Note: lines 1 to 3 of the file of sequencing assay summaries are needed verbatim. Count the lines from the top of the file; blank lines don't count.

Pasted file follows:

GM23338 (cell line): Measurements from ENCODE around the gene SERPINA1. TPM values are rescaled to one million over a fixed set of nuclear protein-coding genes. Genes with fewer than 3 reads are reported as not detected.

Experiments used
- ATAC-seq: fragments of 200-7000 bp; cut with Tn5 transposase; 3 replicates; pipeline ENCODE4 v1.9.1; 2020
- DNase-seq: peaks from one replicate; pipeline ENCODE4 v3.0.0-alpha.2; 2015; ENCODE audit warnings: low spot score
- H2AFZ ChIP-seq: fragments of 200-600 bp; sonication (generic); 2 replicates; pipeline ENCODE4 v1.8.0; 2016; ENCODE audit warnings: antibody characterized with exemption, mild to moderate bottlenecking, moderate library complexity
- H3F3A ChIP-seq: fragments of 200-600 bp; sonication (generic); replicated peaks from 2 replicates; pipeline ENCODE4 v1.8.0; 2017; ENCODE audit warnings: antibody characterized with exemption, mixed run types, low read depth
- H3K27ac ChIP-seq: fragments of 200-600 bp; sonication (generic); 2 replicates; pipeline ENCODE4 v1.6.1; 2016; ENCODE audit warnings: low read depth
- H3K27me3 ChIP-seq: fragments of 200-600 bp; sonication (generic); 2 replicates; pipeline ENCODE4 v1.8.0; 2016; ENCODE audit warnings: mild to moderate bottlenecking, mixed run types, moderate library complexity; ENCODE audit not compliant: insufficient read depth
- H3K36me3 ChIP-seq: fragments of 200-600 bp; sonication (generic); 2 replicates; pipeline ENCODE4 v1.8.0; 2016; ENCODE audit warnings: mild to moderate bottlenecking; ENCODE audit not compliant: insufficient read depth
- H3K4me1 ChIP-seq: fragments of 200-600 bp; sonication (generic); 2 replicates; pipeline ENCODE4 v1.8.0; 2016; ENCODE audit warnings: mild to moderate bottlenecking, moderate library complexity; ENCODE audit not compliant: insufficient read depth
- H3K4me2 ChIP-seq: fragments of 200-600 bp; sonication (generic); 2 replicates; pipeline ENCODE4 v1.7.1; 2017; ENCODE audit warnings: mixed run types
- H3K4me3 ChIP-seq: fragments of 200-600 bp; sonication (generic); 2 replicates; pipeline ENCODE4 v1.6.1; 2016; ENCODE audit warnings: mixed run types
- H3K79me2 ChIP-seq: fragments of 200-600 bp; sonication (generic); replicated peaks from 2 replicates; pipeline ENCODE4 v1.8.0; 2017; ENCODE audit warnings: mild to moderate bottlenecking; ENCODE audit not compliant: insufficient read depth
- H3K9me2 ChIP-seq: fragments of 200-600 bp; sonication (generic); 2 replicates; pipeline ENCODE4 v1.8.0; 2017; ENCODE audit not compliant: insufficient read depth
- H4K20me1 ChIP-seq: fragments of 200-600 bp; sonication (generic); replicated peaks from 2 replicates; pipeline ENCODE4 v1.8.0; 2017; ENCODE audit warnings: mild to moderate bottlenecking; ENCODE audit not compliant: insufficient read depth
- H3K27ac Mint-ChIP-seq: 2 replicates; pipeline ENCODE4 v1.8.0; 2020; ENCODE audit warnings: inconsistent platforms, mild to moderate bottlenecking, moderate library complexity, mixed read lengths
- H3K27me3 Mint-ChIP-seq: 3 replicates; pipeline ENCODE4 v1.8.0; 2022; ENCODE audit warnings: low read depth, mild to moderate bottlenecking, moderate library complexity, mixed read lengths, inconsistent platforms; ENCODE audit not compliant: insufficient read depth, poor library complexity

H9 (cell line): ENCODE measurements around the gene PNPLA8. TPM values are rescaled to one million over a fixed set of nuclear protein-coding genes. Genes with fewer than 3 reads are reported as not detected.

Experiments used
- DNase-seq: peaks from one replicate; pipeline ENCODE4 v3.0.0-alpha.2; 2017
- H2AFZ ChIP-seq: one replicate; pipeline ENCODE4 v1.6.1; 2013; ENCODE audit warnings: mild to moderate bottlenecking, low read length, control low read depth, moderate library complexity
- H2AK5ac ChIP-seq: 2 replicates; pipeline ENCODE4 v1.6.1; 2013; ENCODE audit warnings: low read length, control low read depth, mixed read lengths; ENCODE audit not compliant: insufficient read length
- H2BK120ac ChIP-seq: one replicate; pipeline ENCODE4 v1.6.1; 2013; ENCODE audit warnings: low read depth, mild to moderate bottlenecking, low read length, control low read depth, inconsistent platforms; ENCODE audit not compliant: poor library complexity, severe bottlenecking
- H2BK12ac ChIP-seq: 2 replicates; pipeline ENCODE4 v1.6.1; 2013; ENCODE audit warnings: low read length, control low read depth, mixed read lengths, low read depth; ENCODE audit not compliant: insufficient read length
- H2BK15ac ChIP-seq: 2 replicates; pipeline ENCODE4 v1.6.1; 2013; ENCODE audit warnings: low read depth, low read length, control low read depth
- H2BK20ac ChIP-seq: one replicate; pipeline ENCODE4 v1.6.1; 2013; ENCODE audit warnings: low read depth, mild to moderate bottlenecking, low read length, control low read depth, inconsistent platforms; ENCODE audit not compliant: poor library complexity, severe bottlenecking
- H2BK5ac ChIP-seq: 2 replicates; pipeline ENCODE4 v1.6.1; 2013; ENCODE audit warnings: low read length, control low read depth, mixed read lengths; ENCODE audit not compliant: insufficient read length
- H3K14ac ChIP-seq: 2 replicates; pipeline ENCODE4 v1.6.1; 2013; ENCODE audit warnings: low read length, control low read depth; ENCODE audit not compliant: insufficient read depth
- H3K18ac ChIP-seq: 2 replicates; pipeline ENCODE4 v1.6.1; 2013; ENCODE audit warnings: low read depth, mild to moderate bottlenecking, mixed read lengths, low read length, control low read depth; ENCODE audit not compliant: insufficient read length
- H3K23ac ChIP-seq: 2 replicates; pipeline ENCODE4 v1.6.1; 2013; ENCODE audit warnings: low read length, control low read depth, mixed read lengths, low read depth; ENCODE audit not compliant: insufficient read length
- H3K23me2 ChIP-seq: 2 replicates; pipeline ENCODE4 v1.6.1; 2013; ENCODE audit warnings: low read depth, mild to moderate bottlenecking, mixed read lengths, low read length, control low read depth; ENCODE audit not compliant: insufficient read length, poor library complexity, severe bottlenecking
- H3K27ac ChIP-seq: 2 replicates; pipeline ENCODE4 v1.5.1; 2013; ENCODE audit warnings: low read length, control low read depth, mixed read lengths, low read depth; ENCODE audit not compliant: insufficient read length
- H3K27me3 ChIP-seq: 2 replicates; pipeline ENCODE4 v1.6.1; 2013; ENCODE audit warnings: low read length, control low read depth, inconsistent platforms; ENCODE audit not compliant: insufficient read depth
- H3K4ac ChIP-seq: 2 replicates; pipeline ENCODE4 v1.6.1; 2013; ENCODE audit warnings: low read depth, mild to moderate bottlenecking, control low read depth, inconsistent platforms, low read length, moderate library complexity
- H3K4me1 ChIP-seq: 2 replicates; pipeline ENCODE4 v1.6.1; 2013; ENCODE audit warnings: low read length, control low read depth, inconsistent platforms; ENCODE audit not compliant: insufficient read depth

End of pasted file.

GM23338 (cell line): Measurements from ENCODE around the gene SERPINA1. TPM values are rescaled to one million over a fixed set of nuclear protein-coding genes. Genes with fewer than 3 reads are reported as not detected.

Experiments used
- ATAC-seq: fragments of 200-7000 bp; cut with Tn5 transposase; 3 replicates; pipeline ENCODE4 v1.9.1; 2020